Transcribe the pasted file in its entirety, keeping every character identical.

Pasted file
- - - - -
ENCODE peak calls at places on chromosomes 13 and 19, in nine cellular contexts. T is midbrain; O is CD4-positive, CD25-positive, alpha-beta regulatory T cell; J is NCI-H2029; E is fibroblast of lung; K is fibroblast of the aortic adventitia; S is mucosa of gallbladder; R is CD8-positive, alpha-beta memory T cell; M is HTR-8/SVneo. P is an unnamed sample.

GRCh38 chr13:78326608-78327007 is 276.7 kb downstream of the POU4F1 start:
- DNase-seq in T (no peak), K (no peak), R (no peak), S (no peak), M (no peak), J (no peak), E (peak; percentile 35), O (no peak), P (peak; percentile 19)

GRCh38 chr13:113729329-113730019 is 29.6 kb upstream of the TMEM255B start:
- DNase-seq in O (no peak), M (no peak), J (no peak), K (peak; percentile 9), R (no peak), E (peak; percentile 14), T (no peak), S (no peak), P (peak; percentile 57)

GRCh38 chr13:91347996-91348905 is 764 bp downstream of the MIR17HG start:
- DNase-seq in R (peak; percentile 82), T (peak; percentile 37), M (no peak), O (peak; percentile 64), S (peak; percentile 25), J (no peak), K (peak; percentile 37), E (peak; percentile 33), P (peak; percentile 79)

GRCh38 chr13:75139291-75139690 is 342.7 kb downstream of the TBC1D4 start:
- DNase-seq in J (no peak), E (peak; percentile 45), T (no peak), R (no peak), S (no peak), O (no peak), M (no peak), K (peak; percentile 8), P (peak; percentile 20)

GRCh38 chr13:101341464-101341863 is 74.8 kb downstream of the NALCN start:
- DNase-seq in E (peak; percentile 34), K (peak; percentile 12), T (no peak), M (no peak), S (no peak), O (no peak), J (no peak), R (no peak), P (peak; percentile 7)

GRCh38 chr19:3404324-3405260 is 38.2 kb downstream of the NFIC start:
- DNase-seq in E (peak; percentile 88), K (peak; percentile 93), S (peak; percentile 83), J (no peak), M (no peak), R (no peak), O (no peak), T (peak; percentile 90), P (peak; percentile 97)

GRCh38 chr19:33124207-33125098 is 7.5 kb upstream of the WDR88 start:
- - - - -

ENCODE peak calls at places on chromosomes 13 and 19, in nine cellular contexts. T is midbrain; O is CD4-positive, CD25-positive, alpha-beta regulatory T cell; J is NCI-H2029; E is fibroblast of lung; K is fibroblast of the aortic adventitia; S is mucosa of gallbladder; R is CD8-positive, alpha-beta memory T cell; M is HTR-8/SVneo. P is an unnamed sample.

GRCh38 chr13:78326608-78327007 is 276.7 kb downstream of the POU4F1 start:
- DNase-seq in T (no peak), K (no peak), R (no peak), S (no peak), M (no peak), J (no peak), E (peak; percentile 35), O (no peak), P (peak; percentile 19)

GRCh38 chr13:113729329-113730019 is 29.6 kb upstream of the TMEM255B start:
- DNase-seq in O (no peak), M (no peak), J (no peak), K (peak; percentile 9), R (no peak), E (peak; percentile 14), T (no peak), S (no peak), P (peak; percentile 57)

GRCh38 chr13:91347996-91348905 is 764 bp downstream of the MIR17HG start:
- DNase-seq in R (peak; percentile 82), T (peak; percentile 37), M (no peak), O (peak; percentile 64), S (peak; percentile 25), J (no peak), K (peak; percentile 37), E (peak; percentile 33), P (peak; percentile 79)

GRCh38 chr13:75139291-75139690 is 342.7 kb downstream of the TBC1D4 start:
- DNase-seq in J (no peak), E (peak; percentile 45), T (no peak), R (no peak), S (no peak), O (no peak), M (no peak), K (peak; percentile 8), P (peak; percentile 20)

GRCh38 chr13:101341464-101341863 is 74.8 kb downstream of the NALCN start:
- DNase-seq in E (peak; percentile 34), K (peak; percentile 12), T (no peak), M (no peak), S (no peak), O (no peak), J (no peak), R (no peak), P (peak; percentile 7)

GRCh38 chr19:3404324-3405260 is 38.2 kb downstream of the NFIC start:
- DNase-seq in E (peak; percentile 88), K (peak; percentile 93), S (peak; percentile 83), J (no peak), M (no peak), R (no peak), O (no peak), T (peak; percentile 90), P (peak; percentile 97)

GRCh38 chr19:33124207-33125098 is 7.5 kb upstream of the WDR88 start: